Felix José Bonilla y Norat ( 1912-1992 )
A prolific and innovative painter, Felix José Bonilla y Norat was born in Cayey, Puerto Rico on October 28, 1912. A naturally gifted artist, his earliest works of art were created when he was just eight years old. In 1931, following his graduation from the Instituto Politecnico de San German in Puerto Rico, he accepted a scholarship to study at the Child Walker Fine Arts School in Boston, Massachusetts. He received further scholarships for training at the Academy of San Fernando in Madrid, as well as the Academy of Fine Arts and the San Marcos Academy of Fine Arts, both in Florence, Italy.
Bonilla y Norat enlisted in the U.S. Army in February 1942 and served with the U.S. Army Signal Corps. While not much is known about his service with the MFAA as a whole, the Signal Corps were responsible for supplying imagery of the war to news outlets in the United States. Their efforts to document the horrors of World War II also included photographing newly-liberated Nazi concentration camps. Such evidence of the Nazi atrocities was later used by the U.S. Army and the Allied Military Government during interrogations of German prisoners of war and at the war crime trials of prominent Nazi officials.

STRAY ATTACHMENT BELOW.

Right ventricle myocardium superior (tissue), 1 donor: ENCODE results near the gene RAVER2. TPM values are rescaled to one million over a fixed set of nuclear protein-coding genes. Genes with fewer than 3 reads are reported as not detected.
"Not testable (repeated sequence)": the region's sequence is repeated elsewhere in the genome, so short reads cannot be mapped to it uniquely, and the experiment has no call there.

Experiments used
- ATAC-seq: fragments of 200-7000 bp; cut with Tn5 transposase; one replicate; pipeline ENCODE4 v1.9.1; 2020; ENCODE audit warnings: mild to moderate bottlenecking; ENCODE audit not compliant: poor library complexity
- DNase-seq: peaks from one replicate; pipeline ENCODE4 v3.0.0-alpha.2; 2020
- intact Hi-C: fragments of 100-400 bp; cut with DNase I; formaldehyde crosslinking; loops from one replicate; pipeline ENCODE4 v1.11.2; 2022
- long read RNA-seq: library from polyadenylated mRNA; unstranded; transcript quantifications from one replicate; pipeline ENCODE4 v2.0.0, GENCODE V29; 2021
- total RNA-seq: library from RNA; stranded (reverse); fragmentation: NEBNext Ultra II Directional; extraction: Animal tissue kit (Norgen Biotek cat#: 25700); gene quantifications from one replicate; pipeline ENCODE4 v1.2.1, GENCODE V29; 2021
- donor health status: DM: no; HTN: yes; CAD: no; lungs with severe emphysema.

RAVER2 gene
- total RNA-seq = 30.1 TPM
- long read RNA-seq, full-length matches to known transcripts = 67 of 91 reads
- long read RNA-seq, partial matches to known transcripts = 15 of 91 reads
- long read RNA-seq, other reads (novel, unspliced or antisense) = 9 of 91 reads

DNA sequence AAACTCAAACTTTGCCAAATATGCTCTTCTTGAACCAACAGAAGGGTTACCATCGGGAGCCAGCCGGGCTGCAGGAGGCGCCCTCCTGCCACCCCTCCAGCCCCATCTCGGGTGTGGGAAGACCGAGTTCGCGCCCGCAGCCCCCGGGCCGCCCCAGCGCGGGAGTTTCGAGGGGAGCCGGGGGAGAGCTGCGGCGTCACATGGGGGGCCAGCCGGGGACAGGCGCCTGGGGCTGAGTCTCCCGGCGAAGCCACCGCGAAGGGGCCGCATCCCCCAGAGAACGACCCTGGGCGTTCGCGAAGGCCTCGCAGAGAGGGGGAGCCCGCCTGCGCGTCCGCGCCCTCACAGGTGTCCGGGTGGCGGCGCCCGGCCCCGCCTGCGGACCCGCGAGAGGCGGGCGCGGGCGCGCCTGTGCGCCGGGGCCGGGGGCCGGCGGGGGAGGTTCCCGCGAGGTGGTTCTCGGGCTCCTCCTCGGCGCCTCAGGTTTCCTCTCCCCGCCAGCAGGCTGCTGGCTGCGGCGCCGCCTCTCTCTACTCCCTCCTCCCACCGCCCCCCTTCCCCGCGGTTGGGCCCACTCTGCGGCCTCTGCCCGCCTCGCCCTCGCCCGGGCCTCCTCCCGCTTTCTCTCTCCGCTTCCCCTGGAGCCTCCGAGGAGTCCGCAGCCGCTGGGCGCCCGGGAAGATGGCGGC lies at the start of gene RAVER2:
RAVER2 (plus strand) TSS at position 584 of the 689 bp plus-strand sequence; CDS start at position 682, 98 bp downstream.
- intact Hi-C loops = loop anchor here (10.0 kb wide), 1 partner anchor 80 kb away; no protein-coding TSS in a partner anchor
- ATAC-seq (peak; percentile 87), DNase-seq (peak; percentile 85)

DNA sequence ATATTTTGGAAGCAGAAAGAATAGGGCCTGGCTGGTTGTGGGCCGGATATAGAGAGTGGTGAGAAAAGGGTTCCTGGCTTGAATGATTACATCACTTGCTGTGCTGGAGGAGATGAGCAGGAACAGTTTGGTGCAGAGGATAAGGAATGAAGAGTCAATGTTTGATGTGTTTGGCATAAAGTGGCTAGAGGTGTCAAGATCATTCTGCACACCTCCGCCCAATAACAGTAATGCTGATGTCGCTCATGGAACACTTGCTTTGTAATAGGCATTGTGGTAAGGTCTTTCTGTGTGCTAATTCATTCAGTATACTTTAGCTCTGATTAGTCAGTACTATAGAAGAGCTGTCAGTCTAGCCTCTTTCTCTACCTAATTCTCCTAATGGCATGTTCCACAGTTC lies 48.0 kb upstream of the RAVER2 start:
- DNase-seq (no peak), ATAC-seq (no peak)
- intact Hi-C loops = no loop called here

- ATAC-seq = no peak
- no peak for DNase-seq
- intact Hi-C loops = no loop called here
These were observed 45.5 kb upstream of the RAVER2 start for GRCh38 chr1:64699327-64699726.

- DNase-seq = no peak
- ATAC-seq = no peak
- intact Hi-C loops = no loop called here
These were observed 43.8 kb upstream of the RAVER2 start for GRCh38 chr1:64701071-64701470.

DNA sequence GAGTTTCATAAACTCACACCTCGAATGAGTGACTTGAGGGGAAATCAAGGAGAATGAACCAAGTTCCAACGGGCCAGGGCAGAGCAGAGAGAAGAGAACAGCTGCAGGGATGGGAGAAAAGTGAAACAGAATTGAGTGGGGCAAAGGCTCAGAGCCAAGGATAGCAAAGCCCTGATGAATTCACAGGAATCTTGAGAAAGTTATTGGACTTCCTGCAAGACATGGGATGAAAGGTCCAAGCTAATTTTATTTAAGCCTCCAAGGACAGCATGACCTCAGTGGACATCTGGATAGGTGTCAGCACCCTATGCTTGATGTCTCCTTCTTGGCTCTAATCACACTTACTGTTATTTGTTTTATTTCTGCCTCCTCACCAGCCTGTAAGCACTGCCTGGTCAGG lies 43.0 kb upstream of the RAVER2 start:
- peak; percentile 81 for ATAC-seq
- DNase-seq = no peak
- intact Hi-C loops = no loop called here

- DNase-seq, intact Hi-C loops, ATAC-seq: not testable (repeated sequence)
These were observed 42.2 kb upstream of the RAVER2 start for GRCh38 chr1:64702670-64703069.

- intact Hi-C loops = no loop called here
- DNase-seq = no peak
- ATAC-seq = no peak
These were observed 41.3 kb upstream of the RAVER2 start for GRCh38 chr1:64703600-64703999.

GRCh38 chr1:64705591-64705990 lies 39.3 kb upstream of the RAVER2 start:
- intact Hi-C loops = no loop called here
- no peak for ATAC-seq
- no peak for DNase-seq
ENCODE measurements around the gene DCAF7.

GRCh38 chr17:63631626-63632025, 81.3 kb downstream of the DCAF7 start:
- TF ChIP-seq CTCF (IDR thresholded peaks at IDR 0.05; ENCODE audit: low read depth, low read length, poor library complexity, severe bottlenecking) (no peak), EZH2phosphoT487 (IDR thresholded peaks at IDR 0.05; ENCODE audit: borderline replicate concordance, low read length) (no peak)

Following his service in Europe, Bonilla y Norat returned to Puerto Rico. For almost twenty years, he lectured on art as a professor at the University of Puerto Rico. His students comprised the next generation of Puerto Rican artists, including Rafael Colon Morales, Carmelo Fontanez, Miran Rodriquez, Raul Zayas, and Daniel Lind Ramos. In addition to his lectures, he was also an art critic for the San Juan Star from 1976 to 1987 and served as a founding member of the Association Pro-School of Plastic Arts.
Bonilla y Norat’s unique artistic style was constantly in flux. While his earlier works during the 1950s and 1960s reveal the influence of Surrealism in their dense symbolism and violent poses, later portraits and landscapes feature a more relaxed, expressionistic environment. He experimented at times with photographic emulsion used in serigraphy, unconventional lighting techniques, political subjects, and interdimensional perspective.
Felix Bonilla y Norat died in San Juan, Puerto Rico on July 17, 1992. During his lifetime, he created nearly seven hundred works of art.